Reviewed by 1 customer
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Comments about Bennington II Deluxe Low Loft Tent Bed:
My wife and I love supporting Vermont and thought we would be buying a bed made in the USA, specifically Vermont. Unfortunately it wasn't until we received the boxes that we saw "Made In China" printed all over. A bit disappointing but somewhat expected in this day and age.
Assembly was difficult, again somewhat expected with such a piece of furniture. However the assembly instructions were clearly printed in China too and it was full of the quintessential language barrier translations that made it more difficult to assemble than necessary. Common sense and intuition should prevail though.
The biggest and most concerning issue I have is how toxic some of the materials are. Specifically the rubber ladder and slide hooks (4 in total), vinyl used for windows and the tent fabric itself (and I suspect the adhesive on the velcro as well). It's very disappointing that a Vermont company would allow such toxic materials to be used in their product, especially in furniture that undoubtedly will be used in a child's bedroom. As soon as I opened the plastic bag containing the aforementioned rubber hooks, the smell was overwhelming. Unbearable even. But since they are required for the child to get in and out of the bed, we had to continue assembling the furniture with the toxic pieces in place. I didn't permanently attach the hooks to the side rails knowing I'd eventually replace them with metal hooks. The following morning (our child's bedroom door remains shut, with a space heater and humidifier on conditioning the room) the smell that filled the room was absolutely shocking. The amount of off gasing that occurred was staggering. The main culprits being the rubber hooks. So disappointing. So sickening. It wasn't until another 2 days that I was able to get to a hardware store to replace the rubber hooks with metal ones. Fortunately it's a common size and angle. Prior to installing the metal hooks, I literally had to clean the side rails (where the rubber rested) because the toxicity remained.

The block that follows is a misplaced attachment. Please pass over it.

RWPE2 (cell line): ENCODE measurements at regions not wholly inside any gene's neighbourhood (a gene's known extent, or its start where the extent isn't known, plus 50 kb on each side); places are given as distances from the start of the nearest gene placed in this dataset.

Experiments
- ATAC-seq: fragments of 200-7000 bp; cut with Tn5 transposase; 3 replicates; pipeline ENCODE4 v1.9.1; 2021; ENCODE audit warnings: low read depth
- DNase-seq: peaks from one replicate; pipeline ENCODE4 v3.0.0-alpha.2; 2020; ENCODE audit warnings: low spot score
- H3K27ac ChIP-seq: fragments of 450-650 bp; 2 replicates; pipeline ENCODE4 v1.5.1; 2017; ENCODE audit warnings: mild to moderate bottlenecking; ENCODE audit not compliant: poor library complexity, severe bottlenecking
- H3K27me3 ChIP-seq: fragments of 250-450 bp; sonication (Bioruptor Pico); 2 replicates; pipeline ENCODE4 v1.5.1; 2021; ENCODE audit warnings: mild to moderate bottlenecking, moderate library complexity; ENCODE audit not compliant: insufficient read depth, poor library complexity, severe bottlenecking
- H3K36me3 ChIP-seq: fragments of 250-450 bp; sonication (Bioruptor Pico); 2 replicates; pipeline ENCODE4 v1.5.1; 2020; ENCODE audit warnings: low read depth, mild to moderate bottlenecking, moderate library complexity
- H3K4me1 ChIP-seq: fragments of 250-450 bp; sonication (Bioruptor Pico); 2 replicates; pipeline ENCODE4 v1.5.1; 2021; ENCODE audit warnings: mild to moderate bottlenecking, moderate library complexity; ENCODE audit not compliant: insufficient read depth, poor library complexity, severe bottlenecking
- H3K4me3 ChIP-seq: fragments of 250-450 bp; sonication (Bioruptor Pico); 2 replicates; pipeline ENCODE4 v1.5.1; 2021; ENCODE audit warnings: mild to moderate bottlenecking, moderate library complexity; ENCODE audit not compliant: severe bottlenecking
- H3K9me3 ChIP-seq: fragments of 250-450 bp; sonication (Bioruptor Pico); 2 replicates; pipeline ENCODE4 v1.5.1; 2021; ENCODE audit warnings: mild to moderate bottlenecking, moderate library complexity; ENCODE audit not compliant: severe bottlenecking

To this day, the vinyl in the windows and the tent fabric itself are still off gasing.... this is approximately 4 weeks now. The smell isn't nearly as shocking as what was emitted during the rubber hooks' tenure, but it is still incredibly disappointing to know this is child specific furniture.
When the weather permits we will have to hang the fabric outside for a few days to see if that finally let's it off gas entirely. I made no mention of the adhesive that backs one side of the velcro used to fasten the fabric to the frame because it's merely speculation. But one thing to note about the adhesive is that it is ineffective in securing the velcro to the wood frame. From day 1 it kept peeling off the frame, thus having the canopy and walls, etc collapse entirely. Again common sense and intuition prevailed: I merely set a few small wood screws through the velcro strip to hold it in place. It works fine. Then again, for a bed that costs over $1000, you'd expect the manufacturer to have dialed it in for you.
Overall: our child loves the function and "funness" of the bed. It seems like the frame is pretty durable, but the toxicity of some of the materials used, when taking the price into consideration, knocks this down to a 2 out of 5 for us.
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